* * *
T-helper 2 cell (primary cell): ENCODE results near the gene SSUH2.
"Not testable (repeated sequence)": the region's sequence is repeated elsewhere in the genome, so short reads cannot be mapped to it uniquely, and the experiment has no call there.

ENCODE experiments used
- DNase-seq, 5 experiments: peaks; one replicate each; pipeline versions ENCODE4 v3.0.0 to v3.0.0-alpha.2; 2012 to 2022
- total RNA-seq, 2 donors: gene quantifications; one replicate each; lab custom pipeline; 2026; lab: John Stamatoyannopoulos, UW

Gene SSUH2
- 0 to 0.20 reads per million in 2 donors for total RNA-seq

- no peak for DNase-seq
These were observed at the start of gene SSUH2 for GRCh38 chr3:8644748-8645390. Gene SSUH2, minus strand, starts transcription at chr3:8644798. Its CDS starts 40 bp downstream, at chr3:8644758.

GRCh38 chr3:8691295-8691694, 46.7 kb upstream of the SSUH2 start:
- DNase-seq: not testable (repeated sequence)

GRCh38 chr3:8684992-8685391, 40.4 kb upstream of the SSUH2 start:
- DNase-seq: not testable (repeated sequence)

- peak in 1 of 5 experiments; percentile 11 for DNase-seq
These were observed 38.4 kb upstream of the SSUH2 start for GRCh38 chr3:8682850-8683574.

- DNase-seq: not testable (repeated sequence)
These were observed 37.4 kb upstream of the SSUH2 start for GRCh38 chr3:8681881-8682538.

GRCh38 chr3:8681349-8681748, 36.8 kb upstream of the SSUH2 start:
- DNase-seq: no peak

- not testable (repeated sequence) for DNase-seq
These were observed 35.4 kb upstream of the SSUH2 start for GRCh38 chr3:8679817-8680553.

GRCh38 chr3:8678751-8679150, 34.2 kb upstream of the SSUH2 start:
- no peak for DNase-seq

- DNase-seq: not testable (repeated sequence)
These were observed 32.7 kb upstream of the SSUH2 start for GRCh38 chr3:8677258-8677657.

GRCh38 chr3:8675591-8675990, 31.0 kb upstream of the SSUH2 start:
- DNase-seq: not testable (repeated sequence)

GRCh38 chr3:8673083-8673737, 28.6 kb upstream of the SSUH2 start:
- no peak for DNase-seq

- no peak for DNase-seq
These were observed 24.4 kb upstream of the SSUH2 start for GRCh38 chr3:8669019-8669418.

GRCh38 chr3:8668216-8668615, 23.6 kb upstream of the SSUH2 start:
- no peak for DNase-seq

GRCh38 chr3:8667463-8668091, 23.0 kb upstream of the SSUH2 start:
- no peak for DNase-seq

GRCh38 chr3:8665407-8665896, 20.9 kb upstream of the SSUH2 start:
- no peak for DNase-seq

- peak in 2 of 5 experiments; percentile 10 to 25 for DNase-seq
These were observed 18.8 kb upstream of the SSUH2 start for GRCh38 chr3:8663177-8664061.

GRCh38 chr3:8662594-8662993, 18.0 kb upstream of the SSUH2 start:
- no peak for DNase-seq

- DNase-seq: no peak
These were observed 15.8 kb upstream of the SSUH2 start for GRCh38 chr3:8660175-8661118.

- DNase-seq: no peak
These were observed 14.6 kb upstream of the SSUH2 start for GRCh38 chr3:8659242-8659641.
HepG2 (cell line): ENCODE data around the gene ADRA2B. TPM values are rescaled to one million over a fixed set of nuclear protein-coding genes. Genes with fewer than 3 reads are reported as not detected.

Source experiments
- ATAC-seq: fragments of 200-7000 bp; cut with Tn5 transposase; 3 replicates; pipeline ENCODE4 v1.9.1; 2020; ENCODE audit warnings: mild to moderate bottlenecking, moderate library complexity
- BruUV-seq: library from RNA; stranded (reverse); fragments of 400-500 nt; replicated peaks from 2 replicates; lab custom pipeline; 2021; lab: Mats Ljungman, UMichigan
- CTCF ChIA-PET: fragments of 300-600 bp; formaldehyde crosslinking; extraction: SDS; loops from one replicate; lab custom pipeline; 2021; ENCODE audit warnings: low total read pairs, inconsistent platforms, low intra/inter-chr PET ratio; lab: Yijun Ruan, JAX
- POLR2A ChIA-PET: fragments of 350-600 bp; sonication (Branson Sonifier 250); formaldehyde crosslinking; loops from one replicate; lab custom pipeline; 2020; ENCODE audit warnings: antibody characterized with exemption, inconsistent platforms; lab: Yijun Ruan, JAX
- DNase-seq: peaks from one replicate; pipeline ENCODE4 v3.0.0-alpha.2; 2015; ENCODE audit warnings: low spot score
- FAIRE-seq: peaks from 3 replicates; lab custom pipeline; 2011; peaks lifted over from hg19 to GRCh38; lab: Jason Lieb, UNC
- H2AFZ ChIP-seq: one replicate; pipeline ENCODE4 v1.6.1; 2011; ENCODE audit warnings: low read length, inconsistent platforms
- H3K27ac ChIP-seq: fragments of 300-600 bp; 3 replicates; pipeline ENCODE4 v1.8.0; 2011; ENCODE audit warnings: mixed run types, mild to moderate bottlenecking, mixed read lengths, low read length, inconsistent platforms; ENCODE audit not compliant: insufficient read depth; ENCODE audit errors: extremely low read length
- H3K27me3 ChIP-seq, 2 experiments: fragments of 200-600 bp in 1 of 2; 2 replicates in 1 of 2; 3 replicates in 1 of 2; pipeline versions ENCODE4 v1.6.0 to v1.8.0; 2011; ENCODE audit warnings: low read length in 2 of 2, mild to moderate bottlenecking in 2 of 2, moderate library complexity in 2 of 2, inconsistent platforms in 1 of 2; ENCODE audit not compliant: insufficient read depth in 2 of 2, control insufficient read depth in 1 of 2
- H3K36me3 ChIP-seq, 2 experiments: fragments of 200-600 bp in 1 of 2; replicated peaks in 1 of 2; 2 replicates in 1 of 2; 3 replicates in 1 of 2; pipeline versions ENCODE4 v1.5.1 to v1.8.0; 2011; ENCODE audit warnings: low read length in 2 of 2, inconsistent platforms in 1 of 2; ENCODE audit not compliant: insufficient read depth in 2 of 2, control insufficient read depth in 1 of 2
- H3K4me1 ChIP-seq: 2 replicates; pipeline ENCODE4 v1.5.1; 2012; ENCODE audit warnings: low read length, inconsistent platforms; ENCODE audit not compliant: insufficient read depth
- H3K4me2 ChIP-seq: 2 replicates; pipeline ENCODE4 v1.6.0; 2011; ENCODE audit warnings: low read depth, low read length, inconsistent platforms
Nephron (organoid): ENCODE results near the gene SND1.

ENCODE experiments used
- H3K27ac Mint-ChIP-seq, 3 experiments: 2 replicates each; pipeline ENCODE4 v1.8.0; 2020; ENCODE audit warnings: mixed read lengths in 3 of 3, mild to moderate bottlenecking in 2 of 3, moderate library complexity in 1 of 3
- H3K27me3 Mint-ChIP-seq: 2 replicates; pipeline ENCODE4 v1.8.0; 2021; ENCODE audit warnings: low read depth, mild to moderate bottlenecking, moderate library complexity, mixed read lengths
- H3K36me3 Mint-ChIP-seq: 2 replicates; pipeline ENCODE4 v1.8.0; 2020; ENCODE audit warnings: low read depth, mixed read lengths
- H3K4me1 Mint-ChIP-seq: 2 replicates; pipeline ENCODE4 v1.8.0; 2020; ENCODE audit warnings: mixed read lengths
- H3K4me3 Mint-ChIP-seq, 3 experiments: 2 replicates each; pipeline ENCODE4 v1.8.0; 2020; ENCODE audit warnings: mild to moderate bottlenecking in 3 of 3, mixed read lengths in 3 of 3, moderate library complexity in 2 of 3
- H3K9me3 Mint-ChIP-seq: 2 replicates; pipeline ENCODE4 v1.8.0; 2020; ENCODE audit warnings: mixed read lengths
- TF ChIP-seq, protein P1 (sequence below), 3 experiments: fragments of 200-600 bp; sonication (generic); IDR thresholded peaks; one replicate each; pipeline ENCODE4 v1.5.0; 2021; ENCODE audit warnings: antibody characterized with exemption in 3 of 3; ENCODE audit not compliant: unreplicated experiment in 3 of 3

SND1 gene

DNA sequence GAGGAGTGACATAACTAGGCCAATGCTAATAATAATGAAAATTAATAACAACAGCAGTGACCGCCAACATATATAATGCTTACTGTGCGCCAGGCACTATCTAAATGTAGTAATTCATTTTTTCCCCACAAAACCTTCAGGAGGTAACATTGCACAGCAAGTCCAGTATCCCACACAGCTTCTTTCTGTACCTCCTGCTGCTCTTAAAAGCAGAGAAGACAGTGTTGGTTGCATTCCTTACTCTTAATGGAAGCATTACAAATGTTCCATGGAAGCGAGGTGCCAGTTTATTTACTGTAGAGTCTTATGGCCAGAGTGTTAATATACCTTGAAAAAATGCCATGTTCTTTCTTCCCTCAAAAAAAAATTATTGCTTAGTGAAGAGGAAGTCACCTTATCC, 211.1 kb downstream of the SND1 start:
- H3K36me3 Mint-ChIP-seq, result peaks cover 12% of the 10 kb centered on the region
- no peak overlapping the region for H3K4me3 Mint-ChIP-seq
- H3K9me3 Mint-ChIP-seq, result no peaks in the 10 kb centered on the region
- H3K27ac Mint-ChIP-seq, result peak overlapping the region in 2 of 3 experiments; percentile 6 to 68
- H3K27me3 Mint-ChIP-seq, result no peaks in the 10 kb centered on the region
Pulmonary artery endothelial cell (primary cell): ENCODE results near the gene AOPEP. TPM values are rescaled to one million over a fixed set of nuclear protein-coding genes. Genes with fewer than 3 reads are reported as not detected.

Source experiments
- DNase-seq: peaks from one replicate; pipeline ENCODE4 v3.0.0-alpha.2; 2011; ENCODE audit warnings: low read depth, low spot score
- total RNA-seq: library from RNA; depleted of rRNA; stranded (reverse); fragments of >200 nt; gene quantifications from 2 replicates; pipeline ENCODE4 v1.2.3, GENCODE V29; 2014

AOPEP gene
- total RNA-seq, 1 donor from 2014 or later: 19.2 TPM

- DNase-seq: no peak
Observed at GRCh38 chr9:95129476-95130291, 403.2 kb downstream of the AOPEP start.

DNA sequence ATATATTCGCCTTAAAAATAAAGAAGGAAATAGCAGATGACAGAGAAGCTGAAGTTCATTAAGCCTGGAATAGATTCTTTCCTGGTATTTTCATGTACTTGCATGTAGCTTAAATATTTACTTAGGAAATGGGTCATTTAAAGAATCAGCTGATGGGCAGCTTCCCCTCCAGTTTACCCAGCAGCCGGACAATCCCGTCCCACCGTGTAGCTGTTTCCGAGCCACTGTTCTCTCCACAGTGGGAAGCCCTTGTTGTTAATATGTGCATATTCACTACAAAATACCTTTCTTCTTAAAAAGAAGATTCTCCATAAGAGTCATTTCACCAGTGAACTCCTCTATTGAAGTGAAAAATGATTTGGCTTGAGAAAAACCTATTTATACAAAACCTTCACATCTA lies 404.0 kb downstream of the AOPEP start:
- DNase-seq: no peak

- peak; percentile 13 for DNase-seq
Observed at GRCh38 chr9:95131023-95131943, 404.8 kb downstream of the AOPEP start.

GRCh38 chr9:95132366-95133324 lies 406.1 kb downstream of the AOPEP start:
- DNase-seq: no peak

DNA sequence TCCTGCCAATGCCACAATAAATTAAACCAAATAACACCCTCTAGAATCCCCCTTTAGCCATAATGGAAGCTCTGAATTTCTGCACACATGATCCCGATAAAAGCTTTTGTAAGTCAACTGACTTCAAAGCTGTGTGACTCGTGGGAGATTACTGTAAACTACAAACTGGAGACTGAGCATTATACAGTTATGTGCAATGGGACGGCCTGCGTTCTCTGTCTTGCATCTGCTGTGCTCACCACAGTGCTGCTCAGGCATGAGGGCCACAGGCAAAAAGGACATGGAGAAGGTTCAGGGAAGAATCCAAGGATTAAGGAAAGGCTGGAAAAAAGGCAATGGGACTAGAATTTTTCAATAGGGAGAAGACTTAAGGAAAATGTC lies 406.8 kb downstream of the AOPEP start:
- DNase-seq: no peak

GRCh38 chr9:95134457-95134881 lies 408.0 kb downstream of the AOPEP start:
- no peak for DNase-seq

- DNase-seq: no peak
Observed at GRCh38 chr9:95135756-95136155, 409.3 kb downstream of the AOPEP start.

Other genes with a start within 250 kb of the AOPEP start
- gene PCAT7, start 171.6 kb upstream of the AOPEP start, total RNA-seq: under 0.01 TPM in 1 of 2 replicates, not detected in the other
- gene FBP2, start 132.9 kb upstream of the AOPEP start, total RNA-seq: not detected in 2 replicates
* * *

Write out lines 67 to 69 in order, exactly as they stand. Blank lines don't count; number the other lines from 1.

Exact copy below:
- H3K9me3 Mint-ChIP-seq: 2 replicates; pipeline ENCODE4 v1.8.0; 2020; ENCODE audit warnings: mixed read lengths
- TF ChIP-seq, protein P1 (sequence below), 3 experiments: fragments of 200-600 bp; sonication (generic); IDR thresholded peaks; one replicate each; pipeline ENCODE4 v1.5.0; 2021; ENCODE audit warnings: antibody characterized with exemption in 3 of 3; ENCODE audit not compliant: unreplicated experiment in 3 of 3

SND1 gene